Well, that was fun. Here's an idea or two for some mechanics.
As poikilotherms, they can take on the ambient temperature within reasonable bounds, and do so deliberately if they want, without suffering actual harm (though they might slow down). This has obvious applications in stealth and recon. A Monitor can take some time adapting in order to slip effortlessly past infra-red sensors, or evade searchers using heat-tracking by using a river to cool down. This ability will be affected by things like armour and large equipment. Want to infiltrate that cool-vault with the biosecurity checks? Cool yourself down to 5°C, wrap up in insulating gear and make a (very slow) trip through it. You'll be too cold to sense on camera, and your breath won't even steam. A reptile assassin could lurk undetected in the undercarriage of a plane, warming up once it's in flight and breaking out to take down a target.
Arthur also made a very fun suggestion during a chat today: chill down a reptile to torpor, pack 'em in a crate and send it through to a target as a standard delivery. It'll sail through most security checks without a problem: their metabolism will be so slow you don't even need airholes. Once they warm up inside the nice office - or, if you're cunning, once a heating charge goes off and warms them back up - they can break out and perform their mission, and maybe even post themselves right back out before anyone has time to work out what's happened.
Sticking an injured colleague in a fridge and sending them home for surgery is actually a pretty sensible tactic for reptiles; you can slow down the metabolism far enough that they won't die during the journey, as well as slowing the effects of most poisons or illnesses. It would be handy if colleagues develop insanity, too; send 'em home for therapy in a coolbag. This amount of chilling would kill most parasites, too. On the other hand, it won't do much against plain chemicals like acids, or cryophilic microbes.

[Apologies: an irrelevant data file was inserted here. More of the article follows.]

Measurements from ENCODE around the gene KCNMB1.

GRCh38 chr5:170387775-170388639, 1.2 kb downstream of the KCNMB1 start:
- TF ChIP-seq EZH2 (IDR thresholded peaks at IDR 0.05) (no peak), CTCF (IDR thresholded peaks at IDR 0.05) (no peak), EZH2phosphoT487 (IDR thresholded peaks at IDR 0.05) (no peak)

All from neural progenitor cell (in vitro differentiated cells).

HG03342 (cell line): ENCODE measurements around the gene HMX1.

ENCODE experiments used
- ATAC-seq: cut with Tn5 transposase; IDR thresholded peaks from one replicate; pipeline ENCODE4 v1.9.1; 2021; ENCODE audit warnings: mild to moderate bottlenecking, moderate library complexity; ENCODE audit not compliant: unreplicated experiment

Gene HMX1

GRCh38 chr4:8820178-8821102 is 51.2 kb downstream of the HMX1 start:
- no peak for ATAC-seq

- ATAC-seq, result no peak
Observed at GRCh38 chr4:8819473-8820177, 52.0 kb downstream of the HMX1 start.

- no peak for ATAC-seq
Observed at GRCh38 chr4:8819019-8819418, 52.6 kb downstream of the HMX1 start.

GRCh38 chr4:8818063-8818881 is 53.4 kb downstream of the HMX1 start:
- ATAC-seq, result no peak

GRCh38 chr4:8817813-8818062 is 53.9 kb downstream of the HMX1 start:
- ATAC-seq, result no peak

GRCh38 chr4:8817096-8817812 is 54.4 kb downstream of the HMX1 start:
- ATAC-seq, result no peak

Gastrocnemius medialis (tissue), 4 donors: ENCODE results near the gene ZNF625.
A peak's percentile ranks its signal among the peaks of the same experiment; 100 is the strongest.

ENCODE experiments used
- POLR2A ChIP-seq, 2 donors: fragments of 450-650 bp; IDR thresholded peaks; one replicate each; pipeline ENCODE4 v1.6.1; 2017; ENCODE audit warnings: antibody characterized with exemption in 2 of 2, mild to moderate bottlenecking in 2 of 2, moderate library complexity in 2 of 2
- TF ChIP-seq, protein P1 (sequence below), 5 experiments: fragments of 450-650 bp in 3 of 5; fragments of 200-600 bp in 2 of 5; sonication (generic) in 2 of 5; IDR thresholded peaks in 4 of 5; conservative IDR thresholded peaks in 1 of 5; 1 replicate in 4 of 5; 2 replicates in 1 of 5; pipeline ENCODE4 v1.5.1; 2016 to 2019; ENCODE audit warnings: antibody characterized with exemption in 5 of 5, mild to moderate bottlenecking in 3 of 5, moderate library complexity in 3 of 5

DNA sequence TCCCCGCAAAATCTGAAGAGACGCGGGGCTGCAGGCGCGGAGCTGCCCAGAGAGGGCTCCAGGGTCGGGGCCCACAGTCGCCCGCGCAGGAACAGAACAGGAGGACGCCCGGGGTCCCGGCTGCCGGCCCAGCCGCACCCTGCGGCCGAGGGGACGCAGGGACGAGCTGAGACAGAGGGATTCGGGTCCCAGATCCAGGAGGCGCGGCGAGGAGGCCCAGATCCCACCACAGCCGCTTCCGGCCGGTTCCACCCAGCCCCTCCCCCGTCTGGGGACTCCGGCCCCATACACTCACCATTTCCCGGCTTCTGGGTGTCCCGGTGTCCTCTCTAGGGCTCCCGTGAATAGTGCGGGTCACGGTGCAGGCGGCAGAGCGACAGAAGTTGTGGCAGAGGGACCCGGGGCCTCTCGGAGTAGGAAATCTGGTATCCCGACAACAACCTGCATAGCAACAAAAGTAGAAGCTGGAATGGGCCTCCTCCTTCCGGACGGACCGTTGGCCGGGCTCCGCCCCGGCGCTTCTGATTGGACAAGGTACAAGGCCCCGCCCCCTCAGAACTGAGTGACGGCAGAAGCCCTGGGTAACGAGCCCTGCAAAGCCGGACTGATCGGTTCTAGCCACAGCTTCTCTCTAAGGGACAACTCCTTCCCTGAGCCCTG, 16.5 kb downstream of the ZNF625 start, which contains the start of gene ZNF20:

So spending X rounds to acclimatise would provide a significant bonus on checks to evade such detection. Of course, depending on the background temperature, it could have some downsides...
Another fun possibility is that reptiles can actually bank body temperature to cope with later conditions. Need to adjust a malfunctioning furnace? Cool right down to nothing, then slap on protective gear and march in; you'll be in and out before the room's heat gets to you. Some mammals laying an ambush outside your igloo? Warm right up, then rush out without any of that cumbersome winter clothing; you'll be far more manoeuvrable and easily get away, or fight them off if you want. On a less dramatic angle, reptiles can avoid many of their disadvantages by planning ahead for the conditions.
As body temperature drops, they should become slower and less active. If I use an actions-per-turn system (likely), their number of actions might drop; I could also have them roll to see whether they got an action this turn. For example, in a Major-Minor system, they might alternate between these on subsequent rounds, or roll each round. There could even be an attribute roll each round to see whether they can force themselves to act more quickly.
As well as this, there would naturally be penalties on certain tasks. Anything requiring reactions would be penalised, from dodging to fighting to driving. There's even an argument that just about everything should be more difficult, since thinking should also be slower. On balance though, I think it's fair that you could do some things just as well but slower, so I'd need to think about how to implement that (perhaps just increase the duration of certain tasks).
A torpid reptile is not like an unconscious mammal. As well as losing consciousness, their entire metabolism has slowed to a standstill. They barely breathe, have no perceptible heartbeat or reflexes. Drugs, poisons and chemicals effectively do nothing, since their cells just aren't interacting with the substances - however, in some cases the chemicals will resume their effects once temperature increases, while a few will denature naturally and become harmless (or more toxic...). Only high-quality scanners will detect any nervous activity. They can't even dream, since their brains just aren't doing anything.
Within their comfortable temperature range, they can act normally.
Exposure to high temperatures or very bright light would initially be helpful, but in time can become a problem, as they can't reduce body temperature easily by themselves. While it's not strictly accurate, I think I'd allow a period of hyperactivity in the 'warm' band, when they react faster and get more actions. However, after a short period they begin to suffer heat stress and start taking whatever penalty I'd normally impose for that (damage or exhaustion - may depend on the temperature).